The Environmental Protection Agency has proposed to deny a request to move the point of obligation under the Renewable Fuel Standard (RFS) from oil refiners to fuel blenders. Supporters of the request argue that those refiners who do not have the fuel blending capabilities of large, integrated oil companies are in danger of going out of business due to their need to buy RINs (Renewable Identification Numbers) to show compliance with the RFS. We demonstrate that this claim is false and that moving the point of obligation would have no impact on refiner profits. The key point that is neglected in the arguments of those who want to move the point of obligation is that added refiner costs from complying with the RFS are passed on to blenders through higher gasoline prices. We show that high RIN prices, holding constant gasoline consumption levels, have no impact on profits of refiners, blenders, or integrated oil companies. Moving the point of obligation from refiners to blenders similarly will have no impact on profit levels other than moving administrative costs of showing compliance from refiners to blenders. High RIN prices that result from substitution of ethanol for gasoline impact refiner profits from a loss of market share to biofuel producers. This loss of profits from lost market share is consistent with the objective of the RFS to substitute biofuels for gasoline. Moving the point of obligation from refiners to blenders would have no impact on this loss.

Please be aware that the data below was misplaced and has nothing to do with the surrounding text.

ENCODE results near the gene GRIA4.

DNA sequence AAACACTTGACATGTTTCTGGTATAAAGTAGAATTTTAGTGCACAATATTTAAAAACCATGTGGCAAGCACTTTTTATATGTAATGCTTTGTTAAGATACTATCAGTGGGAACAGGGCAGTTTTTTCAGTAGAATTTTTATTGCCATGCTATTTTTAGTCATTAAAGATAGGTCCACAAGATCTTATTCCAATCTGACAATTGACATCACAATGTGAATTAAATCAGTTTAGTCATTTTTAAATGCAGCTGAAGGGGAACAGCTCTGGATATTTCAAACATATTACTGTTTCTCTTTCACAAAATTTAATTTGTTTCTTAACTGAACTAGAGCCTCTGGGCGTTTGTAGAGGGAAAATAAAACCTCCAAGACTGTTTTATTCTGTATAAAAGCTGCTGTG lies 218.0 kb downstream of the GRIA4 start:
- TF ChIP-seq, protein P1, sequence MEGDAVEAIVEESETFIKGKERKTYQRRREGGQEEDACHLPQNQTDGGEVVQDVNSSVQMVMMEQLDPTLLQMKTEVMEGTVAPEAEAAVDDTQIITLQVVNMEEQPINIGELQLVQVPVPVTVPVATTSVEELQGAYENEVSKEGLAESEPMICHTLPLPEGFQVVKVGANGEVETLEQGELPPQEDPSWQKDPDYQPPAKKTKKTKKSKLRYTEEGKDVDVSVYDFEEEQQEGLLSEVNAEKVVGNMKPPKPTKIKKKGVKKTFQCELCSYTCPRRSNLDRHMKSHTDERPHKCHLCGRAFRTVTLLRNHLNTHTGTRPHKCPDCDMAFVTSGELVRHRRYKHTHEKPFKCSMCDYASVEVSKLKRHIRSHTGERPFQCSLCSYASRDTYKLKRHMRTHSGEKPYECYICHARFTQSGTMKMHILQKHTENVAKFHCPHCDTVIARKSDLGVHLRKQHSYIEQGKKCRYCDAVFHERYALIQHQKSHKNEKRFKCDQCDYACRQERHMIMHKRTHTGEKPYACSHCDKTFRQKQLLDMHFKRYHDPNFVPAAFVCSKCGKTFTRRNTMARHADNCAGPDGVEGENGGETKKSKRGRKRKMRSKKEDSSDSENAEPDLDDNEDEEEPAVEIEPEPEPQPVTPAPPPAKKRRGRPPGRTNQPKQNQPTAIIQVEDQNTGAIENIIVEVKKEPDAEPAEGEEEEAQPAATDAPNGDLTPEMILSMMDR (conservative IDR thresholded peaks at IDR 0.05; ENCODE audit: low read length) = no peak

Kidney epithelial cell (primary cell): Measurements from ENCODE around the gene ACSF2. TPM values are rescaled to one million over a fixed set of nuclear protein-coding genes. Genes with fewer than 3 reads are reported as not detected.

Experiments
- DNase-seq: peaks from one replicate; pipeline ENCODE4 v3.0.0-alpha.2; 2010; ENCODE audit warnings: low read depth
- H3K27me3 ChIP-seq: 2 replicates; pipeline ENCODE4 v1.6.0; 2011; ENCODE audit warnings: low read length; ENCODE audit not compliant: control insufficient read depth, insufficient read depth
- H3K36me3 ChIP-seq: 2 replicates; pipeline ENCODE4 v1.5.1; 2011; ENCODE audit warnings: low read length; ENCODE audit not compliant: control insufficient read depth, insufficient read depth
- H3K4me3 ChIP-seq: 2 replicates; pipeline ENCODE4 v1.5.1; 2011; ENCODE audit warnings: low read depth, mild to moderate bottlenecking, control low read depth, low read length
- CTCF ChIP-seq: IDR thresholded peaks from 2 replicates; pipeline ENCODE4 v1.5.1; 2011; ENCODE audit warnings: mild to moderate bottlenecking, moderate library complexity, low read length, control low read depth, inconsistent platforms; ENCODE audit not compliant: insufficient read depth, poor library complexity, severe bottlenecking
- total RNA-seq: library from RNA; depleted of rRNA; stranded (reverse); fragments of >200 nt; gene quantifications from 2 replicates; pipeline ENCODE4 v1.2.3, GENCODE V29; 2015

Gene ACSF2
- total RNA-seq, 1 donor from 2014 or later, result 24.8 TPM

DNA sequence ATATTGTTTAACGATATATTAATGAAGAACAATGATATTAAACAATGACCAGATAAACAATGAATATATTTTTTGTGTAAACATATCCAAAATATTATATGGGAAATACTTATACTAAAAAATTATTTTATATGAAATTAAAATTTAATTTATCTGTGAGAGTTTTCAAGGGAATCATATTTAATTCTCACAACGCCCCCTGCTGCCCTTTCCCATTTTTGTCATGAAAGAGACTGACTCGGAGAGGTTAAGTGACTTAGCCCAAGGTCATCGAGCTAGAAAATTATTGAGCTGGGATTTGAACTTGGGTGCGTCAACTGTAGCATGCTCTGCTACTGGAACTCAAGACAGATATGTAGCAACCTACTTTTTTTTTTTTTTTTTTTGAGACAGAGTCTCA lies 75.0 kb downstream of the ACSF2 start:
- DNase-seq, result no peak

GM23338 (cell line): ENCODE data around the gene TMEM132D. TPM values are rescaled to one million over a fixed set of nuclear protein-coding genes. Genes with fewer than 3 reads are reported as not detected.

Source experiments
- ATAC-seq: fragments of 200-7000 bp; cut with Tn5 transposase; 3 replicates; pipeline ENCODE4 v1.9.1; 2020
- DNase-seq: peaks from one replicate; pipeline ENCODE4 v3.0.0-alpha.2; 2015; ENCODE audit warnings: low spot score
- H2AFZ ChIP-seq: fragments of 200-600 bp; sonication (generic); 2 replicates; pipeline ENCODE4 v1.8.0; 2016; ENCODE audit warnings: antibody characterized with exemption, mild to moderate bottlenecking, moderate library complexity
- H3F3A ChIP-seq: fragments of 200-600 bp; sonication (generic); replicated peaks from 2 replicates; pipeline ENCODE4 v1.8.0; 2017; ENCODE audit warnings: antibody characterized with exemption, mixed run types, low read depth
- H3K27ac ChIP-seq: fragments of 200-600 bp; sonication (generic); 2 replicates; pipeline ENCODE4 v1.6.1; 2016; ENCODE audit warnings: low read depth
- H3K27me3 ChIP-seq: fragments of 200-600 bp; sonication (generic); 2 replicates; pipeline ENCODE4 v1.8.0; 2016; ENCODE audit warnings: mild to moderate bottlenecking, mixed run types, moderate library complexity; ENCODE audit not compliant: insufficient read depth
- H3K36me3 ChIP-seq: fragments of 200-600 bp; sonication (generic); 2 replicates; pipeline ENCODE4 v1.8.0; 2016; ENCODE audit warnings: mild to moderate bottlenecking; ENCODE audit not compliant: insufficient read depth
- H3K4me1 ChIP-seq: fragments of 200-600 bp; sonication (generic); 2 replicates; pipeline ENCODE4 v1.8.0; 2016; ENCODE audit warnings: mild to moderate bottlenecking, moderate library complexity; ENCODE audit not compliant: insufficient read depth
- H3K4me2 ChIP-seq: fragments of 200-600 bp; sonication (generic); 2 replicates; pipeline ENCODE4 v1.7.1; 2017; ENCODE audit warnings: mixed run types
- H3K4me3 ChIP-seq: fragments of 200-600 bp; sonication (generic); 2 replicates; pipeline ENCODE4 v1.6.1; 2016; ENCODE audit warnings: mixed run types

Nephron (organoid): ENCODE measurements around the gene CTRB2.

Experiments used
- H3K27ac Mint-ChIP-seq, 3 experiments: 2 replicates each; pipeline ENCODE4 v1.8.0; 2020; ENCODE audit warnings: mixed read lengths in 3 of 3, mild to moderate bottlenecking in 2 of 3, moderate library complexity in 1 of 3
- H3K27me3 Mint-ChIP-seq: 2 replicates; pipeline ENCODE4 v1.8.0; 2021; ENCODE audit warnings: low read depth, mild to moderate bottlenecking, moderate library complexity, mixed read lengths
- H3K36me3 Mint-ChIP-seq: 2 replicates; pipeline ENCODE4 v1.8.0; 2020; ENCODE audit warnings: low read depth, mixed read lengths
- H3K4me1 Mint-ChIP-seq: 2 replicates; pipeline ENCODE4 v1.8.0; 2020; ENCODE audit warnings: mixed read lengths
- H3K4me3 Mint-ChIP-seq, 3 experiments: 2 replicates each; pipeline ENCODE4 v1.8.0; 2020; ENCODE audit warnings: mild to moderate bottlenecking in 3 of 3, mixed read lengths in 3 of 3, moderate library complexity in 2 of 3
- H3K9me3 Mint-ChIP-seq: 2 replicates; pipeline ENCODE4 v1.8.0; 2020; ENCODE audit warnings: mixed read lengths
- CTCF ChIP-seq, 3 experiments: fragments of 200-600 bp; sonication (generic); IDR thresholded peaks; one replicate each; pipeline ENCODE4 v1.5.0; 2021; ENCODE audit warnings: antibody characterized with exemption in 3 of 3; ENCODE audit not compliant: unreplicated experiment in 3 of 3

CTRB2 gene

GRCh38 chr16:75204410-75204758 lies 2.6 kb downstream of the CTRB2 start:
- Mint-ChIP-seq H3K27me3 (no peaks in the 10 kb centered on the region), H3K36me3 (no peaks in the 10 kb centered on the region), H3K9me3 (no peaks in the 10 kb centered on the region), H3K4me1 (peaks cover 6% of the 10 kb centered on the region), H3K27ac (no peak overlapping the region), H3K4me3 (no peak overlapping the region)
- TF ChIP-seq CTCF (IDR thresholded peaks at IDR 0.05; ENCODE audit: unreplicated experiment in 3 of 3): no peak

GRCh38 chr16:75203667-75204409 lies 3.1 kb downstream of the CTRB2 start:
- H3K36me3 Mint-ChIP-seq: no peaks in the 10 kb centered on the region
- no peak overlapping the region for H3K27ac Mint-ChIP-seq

Babcock, Bruce A.; Lade, Gabriel E.; and Pouliot, Sébastien, "Impact on Merchant Refiners and Blenders from Changing the RFS Point of Obligation" (2016). CARD Policy Briefs. 19.